Written by: Jessica
Edited by: Anusha
Visuals by: Solenne
The night where Hollywood’s most acclaimed actors, actresses and filmmakers are brought to the red carpet. Standing ovations across the Dolby Theatre would leave viewers teary-eyed. Heartfelt speeches are made to an audience of thousands across the world. A typical, picture-perfect scene from the previous Academy Award ceremonies. The 2021 Oscar ceremony, however, was arguably the most unique in the last several years. Not only with its adaptations to COVID-19 guidelines, but also in its advancement towards inclusivity in its nominations and winners. As the director of Nomadland, Chloe Zhao was the first Asian woman, and the only second woman, to have ever won the award for best director. Mia Neal and Jamika Wilson received an Oscar for Best Makeup and Hairstyling for the film Ma Rainey’s Black Bottom, being the first Black women to receive an award for that category. Finally, Youn Yuh-Jung won best supporting actress for Minari, the second Korean film to receive recognition from the Oscars.
With the rise in the Korean wave, the Korean film industry has gained a huge following worldwide. However, the traditional Academy Awards have not been very accepting of foreign industries. This glass ceiling has shattered starting from 2020, with Parasite winning four Academy Awards, being the first foreign-language film to win Best Picture. This year, the 2021 Oscars marks yet another huge milestone in the South Korean acting industry as Youn Yuh-Jung became the first ever Korean to win an Oscar in the acting category.
Youn was awarded best supporting actor for the film Minari, written and directed by Lee Isaac Chung. A widely acknowledged actor in South Korea, Youn has starred various Korean movies and dramas for over 50 years. Many South Koreans celebrated her win, as Youn’s life story has let many women empathize with the many issues surrounding the country’s deep rooted patriarchal views. As a divorced woman with two sons in South Korea, the taboos surrounding divorce, made it difficult for her to provide for herself and her children. As she continued to act, she proved herself as a versatile actress, and the country came to admire her breakthrough from years of struggle. Youn thanked her children in her speech saying “I’d like to thank my two boys who made me go out and work. This is the result because mommy worked so hard.”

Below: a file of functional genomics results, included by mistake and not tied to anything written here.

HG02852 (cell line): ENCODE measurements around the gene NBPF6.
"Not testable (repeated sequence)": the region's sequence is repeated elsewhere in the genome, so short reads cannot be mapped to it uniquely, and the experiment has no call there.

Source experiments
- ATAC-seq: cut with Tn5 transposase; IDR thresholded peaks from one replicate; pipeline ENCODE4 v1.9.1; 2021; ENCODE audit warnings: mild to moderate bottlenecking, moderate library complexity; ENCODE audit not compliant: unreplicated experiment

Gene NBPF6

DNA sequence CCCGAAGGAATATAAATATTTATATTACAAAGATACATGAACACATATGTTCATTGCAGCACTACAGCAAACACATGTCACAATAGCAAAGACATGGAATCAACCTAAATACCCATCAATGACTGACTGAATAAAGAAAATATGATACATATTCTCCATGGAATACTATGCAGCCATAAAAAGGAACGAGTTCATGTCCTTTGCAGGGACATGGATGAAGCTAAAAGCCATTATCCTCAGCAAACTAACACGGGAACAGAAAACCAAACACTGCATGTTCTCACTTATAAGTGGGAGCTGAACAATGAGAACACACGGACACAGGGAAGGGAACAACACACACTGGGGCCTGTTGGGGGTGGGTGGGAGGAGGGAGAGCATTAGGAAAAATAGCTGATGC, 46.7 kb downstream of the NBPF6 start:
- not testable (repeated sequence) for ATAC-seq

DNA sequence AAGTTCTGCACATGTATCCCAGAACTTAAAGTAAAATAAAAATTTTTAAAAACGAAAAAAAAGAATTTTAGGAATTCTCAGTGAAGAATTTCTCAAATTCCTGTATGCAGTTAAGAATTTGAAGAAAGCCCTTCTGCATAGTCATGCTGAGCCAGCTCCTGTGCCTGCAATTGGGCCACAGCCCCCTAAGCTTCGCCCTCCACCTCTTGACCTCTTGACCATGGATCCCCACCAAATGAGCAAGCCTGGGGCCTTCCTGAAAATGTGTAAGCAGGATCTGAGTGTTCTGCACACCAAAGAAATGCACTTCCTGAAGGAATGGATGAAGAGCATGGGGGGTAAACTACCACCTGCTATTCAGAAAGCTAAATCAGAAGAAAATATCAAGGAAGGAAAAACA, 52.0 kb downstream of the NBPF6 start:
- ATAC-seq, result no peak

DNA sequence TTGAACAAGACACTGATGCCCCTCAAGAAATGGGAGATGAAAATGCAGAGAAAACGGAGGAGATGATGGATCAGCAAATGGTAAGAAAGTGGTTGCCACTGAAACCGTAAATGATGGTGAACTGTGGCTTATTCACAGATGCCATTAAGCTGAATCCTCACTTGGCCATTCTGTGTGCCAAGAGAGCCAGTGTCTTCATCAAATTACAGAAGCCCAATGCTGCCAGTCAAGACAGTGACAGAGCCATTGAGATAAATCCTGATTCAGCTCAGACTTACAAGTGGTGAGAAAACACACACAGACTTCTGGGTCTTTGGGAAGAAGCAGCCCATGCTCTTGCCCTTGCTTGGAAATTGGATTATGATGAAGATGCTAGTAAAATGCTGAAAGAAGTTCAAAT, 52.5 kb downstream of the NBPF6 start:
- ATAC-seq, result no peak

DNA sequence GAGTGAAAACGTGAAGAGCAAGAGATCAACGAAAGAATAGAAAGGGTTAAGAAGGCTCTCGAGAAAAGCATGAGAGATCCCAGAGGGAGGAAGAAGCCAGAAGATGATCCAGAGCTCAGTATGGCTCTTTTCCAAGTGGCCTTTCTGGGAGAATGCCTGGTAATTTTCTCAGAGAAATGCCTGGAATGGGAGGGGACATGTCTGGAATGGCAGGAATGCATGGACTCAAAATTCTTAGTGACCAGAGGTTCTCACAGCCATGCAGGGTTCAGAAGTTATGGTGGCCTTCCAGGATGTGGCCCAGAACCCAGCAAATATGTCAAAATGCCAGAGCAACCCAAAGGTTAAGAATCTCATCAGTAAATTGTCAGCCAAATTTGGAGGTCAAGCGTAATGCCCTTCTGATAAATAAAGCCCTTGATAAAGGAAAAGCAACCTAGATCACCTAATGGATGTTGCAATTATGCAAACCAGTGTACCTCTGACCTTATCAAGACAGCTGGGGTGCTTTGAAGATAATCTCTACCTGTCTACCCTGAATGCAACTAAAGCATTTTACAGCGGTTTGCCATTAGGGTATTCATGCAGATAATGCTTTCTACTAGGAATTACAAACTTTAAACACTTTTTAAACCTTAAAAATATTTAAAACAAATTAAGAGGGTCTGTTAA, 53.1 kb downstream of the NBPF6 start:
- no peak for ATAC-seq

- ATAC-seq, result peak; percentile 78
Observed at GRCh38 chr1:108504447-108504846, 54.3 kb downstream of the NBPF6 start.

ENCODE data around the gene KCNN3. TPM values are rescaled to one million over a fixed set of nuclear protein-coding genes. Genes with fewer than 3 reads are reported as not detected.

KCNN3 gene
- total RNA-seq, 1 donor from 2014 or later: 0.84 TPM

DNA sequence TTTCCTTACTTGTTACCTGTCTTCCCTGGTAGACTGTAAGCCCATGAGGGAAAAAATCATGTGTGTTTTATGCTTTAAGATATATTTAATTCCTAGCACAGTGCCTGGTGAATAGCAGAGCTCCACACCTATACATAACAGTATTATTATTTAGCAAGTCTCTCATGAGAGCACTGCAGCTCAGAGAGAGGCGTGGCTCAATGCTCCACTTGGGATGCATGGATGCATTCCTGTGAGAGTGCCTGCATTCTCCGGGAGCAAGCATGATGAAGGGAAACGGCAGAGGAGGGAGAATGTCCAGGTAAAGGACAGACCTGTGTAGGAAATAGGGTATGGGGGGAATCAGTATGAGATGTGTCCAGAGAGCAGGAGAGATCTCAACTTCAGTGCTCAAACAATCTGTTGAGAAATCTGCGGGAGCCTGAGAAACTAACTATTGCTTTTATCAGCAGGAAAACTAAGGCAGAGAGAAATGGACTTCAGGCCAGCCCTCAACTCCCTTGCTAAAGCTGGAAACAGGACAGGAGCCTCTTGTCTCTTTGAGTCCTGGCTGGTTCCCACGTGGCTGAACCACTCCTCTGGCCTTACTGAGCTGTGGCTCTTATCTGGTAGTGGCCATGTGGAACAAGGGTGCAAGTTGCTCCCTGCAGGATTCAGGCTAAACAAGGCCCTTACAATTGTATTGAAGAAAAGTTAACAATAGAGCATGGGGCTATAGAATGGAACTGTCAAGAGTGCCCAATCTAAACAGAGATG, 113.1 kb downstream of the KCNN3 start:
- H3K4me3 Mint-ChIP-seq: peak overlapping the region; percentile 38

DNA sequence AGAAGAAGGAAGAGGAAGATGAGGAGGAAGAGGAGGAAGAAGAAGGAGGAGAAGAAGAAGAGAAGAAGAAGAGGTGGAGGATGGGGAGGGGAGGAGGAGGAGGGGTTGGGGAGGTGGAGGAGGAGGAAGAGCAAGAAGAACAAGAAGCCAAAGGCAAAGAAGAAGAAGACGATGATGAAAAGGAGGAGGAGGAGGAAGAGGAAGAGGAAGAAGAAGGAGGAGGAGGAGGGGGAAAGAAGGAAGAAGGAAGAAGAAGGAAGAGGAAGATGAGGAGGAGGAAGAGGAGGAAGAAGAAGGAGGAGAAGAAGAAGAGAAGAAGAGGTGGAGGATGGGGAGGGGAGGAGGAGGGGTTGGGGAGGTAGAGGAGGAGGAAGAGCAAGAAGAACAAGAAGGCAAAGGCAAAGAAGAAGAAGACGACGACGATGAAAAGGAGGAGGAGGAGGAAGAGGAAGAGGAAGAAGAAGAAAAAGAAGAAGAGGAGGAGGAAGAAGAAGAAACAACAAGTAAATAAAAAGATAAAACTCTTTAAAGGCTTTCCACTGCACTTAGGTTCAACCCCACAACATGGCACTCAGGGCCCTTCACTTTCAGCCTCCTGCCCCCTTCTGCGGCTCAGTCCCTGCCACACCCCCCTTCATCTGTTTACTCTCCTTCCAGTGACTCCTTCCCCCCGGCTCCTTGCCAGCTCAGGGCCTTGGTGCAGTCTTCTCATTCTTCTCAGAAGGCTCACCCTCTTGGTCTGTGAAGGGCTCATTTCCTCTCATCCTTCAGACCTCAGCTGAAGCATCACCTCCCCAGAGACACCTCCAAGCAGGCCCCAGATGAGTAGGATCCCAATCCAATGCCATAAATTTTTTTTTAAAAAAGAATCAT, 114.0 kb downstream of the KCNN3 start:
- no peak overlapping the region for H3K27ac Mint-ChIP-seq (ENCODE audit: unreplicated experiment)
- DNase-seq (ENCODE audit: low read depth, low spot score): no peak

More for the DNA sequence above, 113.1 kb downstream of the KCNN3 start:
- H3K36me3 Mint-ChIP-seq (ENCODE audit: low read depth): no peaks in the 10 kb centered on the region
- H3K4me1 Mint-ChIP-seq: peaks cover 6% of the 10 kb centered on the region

Youn’s Oscar win was widely celebrated across South Korea. South Korean President Moon Jae-in even praised the actress, remarking “her performance brilliantly helped us relive the memories of our own mothers and grandmothers.”
Many Koreans in the ISM community had also reposted Youn’s Oscar win on social media. Ninth grader, Andy, expressed his excitement for the veteran actress’s win, saying, “She’s the first Korean actress who’s won an Oscar, and I am happy that more and more Korean people are becoming recognized in the film industry.”
Andy also mentions the ongoing Asian hate crimes as he explains “I think that this has brought more attention to the Asian community as a whole. As more and more Asian people get recognized for their achievements, it will advance the movement against Asian hate crimes.” With the current hate crimes, racially motivated attacks on Asian Americans have been increasing. ISM student Christine also said “what’s happening right now is not justifiable in any way.” However, reports against anti-Asian hate crimes have increased drastically with a 164% rise across 16 of America’s largest cities and counties compared to this time of year in 2020. The diversity in the Oscars is a step towards change, slowly having people of color gain the deserved recognition.